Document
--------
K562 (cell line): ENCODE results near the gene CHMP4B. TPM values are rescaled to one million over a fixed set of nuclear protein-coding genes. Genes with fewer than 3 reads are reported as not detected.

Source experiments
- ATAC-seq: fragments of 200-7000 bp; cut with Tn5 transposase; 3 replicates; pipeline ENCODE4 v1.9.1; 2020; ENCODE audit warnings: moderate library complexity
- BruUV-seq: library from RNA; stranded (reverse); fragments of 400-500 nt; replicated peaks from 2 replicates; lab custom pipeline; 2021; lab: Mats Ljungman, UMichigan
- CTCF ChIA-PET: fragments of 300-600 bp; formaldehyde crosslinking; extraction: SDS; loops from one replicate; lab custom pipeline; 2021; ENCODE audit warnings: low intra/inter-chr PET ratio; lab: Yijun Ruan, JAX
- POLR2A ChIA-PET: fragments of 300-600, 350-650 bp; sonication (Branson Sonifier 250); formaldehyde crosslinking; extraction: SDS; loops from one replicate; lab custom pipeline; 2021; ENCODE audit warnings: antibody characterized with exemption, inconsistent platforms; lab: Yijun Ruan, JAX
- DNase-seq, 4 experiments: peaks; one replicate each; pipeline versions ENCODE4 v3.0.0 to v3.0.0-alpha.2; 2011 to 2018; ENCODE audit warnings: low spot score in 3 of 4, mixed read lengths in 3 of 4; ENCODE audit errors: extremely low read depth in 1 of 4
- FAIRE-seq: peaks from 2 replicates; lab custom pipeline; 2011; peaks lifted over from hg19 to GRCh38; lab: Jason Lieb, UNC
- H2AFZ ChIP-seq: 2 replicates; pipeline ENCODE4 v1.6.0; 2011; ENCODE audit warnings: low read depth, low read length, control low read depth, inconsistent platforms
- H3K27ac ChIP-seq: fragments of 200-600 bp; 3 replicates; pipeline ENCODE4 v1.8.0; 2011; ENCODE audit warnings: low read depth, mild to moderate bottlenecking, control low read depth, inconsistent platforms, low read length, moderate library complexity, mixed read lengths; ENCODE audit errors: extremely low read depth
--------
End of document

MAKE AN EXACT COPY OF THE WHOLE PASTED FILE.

K562 (cell line): ENCODE results near the gene CHMP4B. TPM values are rescaled to one million over a fixed set of nuclear protein-coding genes. Genes with fewer than 3 reads are reported as not detected.

Source experiments
- ATAC-seq: fragments of 200-7000 bp; cut with Tn5 transposase; 3 replicates; pipeline ENCODE4 v1.9.1; 2020; ENCODE audit warnings: moderate library complexity
- BruUV-seq: library from RNA; stranded (reverse); fragments of 400-500 nt; replicated peaks from 2 replicates; lab custom pipeline; 2021; lab: Mats Ljungman, UMichigan
- CTCF ChIA-PET: fragments of 300-600 bp; formaldehyde crosslinking; extraction: SDS; loops from one replicate; lab custom pipeline; 2021; ENCODE audit warnings: low intra/inter-chr PET ratio; lab: Yijun Ruan, JAX
- POLR2A ChIA-PET: fragments of 300-600, 350-650 bp; sonication (Branson Sonifier 250); formaldehyde crosslinking; extraction: SDS; loops from one replicate; lab custom pipeline; 2021; ENCODE audit warnings: antibody characterized with exemption, inconsistent platforms; lab: Yijun Ruan, JAX
- DNase-seq, 4 experiments: peaks; one replicate each; pipeline versions ENCODE4 v3.0.0 to v3.0.0-alpha.2; 2011 to 2018; ENCODE audit warnings: low spot score in 3 of 4, mixed read lengths in 3 of 4; ENCODE audit errors: extremely low read depth in 1 of 4
- FAIRE-seq: peaks from 2 replicates; lab custom pipeline; 2011; peaks lifted over from hg19 to GRCh38; lab: Jason Lieb, UNC
- H2AFZ ChIP-seq: 2 replicates; pipeline ENCODE4 v1.6.0; 2011; ENCODE audit warnings: low read depth, low read length, control low read depth, inconsistent platforms
- H3K27ac ChIP-seq: fragments of 200-600 bp; 3 replicates; pipeline ENCODE4 v1.8.0; 2011; ENCODE audit warnings: low read depth, mild to moderate bottlenecking, control low read depth, inconsistent platforms, low read length, moderate library complexity, mixed read lengths; ENCODE audit errors: extremely low read depth